When I graduated college in 1977, I joined millions of fellow boomers in a job market that was, in a way, eerily similar to the one today’s graduates are encountering. The country was suffering through a deep recession, complete with rising inflation, gasoline shortages and unemployment percentages flirting with double-digits.
Brought up in the prosperity of the 1950s, and having lived through the social upheaval of the 1960s and the early 70s that included assassinations, the Vietnam War and Watergate, we were a skeptical generation intent on changing the world past generations had created for us.
We spawned the technology boom. We’ve had a profound impact on the ways in which we, our children and now our grandchildren work, play and communicate. But, more importantly for me, it changed the way we approach money. Never before has a generation had more choice and freedom when it comes to managing its financial future. Technology has helped improve everything about the way we interact with the stock market, from accessibility to efficiency, speed and, the great equalizer, price. It helped pull back the curtain on Wall Street so that Main Street could have a say.
Today, we don’t have to depend on someone else to make decisions about our money - unless we want to. We can create and manage our portfolios independently, thanks to the tools, research, education and products available to anyone who wants them. We can find experts who can talk us through our options – in a language we can understand – with the push of a button. It's a world that I can't imagine my parents navigating, but one in which I would expect nothing less from my children, and it gives me great pride to have helped create it for them.
But this change didn’t come without its challenges. We have been tasked with managing through financial setbacks associated with Black Monday, recessions in the early 90s and 2000s, the tech bubble and, of course, the current financial crisis, which unfortunately will also be a significant part of the boomer legacy. Each challenge has taught us more about the financial world and changed how we approach the stock market and how we hedge ourselves against what’s to come.
If anything, these challenges have dealt us a healthy dose of reality. According to a May 2009 survey conducted by Opinion Research Corporation on behalf of TD AMERITRADE, 30 percent of those aged 50-64 expect to “downscale” their lifestyle, with a focus on simply paying the bills and remaining independent.
There is a big difference between the current financial crisis and those we have faced in the past - time. It has been relatively easy up to now for us to bounce back from down markets because we had time to learn, time to adjust and, more importantly, time to recover. Now we’re hearing that more than half of those aged 55-64 are worried about outliving their savings, and a quarter of these Americans don’t expect to retire until after age 65. Another 15 percent don’t expect to retire - period.
A quick and speedy economic recovery would be helpful, but the reality is that the recovery period for a financial crisis is historically much longer than that of a “normal” recession. While we’ve passed the bottom of this cycle, we’ll be dealing with a difficult economy for some time. That’s not an ideal environment for entering our golden years.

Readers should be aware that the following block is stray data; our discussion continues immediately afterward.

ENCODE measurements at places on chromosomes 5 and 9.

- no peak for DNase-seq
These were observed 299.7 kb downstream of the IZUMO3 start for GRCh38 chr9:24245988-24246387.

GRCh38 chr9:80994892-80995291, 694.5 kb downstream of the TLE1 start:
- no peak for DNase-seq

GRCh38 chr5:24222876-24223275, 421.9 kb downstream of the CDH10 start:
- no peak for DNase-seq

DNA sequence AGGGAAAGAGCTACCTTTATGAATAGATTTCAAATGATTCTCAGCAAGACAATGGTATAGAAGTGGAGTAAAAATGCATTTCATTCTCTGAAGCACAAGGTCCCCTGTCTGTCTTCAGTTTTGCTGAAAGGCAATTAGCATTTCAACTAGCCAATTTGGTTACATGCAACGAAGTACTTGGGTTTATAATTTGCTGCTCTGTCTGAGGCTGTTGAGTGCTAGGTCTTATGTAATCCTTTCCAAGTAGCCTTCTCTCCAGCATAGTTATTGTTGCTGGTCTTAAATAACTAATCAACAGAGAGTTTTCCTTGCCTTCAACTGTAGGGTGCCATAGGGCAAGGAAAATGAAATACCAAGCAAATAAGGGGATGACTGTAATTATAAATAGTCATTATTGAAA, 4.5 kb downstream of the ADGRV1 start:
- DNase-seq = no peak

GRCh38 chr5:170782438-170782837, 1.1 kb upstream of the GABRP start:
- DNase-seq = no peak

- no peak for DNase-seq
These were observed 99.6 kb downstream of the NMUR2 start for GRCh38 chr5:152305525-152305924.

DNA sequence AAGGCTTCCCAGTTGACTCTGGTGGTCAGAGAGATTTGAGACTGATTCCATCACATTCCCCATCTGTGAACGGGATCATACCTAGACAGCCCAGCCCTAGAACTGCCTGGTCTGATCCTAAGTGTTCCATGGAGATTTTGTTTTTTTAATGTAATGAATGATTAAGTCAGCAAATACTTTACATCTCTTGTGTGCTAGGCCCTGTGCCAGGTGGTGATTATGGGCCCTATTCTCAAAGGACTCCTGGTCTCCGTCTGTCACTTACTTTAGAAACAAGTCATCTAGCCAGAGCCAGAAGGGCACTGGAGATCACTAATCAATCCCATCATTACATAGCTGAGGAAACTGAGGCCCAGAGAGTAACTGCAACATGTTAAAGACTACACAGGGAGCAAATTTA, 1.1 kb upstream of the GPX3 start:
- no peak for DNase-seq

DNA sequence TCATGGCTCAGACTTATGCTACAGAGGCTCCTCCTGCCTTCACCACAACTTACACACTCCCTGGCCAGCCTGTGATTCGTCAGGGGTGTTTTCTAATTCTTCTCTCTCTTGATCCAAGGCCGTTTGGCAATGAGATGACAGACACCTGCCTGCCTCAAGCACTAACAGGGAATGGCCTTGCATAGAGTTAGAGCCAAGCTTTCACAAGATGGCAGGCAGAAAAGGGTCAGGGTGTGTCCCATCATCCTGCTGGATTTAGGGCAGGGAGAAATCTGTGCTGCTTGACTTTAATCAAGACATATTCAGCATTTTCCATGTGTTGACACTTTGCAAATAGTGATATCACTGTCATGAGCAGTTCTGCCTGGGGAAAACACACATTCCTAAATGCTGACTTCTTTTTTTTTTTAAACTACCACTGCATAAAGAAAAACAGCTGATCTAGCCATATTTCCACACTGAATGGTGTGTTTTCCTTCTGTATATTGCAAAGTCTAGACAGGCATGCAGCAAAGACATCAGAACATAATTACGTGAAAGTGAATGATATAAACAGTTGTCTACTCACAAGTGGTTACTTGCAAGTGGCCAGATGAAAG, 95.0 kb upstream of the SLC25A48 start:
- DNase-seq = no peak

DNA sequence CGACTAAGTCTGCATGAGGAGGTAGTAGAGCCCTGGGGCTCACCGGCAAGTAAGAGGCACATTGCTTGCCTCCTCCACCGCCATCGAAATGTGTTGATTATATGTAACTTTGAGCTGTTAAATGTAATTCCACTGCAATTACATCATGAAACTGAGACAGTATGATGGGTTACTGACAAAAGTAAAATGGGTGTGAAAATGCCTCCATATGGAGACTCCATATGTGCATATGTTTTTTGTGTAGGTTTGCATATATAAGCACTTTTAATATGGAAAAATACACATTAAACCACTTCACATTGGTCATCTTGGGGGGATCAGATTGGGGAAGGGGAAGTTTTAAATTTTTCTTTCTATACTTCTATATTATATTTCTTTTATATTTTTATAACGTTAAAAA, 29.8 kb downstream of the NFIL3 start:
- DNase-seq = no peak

Reform is the word of the day in Washington. The financial crisis revealed some troubling aspects of our financial system, which need to be addressed: flaws in our housing and real estate lending, the use of excessive leverage on the part of financial institutions, and inadequate capital and liquidity buffers. There are many proposals floating through the various branches of government – everyone seems to have an opinion when it comes to bringing us out of this economic downturn.
Wall Street needs to take responsibility for what has happened, but it should be done in a way that does not have unintended consequences for unrelated parties – like the millions of retail investors, including we boomers, who are just trying to get back on their feet. We need to be mindful of any such consequences that might come out of new legislation – no matter how pure the intent may be. The last thing Main Street needs is decreased choice and increased costs at a time when preparing for retirement means hanging on to every cent you can save.
As someone who has spent the last 30 years working in financial services, I have a unique appreciation for the magnitude of what we are undertaking. Change can be an uncertain time, and we all know that the older we get, the less open to change we tend to be – and for good reason – as there’s less time to recover if you make a mistake.
Perhaps its time for boomers to take a page out of their own playbook and change the way this country thinks about retirement. Follow the proposals taking place on the reform front. Speak up if you have an opinion – make your voice heard. Take control of your own financial journey. Educate yourself. Don’t be afraid to ask for help, and if you don’t like the help you’re currently receiving, there’s never been a better time for a second opinion.
We boomers have made a number of fascinating contributions to modern day American life over the last 30 years. If anything, we’ve shown our resiliency – our ability to meet challenge after challenge without lying down. Perhaps it’s time for us to take on one more and reinvent the modern day American retirement as well.
Fred Tomczyk is the president and chief executive officer of TD AMERITRADE Holding Corporation (NASDAQ: AMTD).
Watch "Tom Brokaw Reports: Boomer$!", Thursday, March 4 at 9pm ET on CNBC. The program will also air Saturday, March 6 at 7pm ET; Sunday, March 7th at 9pm ET; and Monday, March 8th at 8pm ET.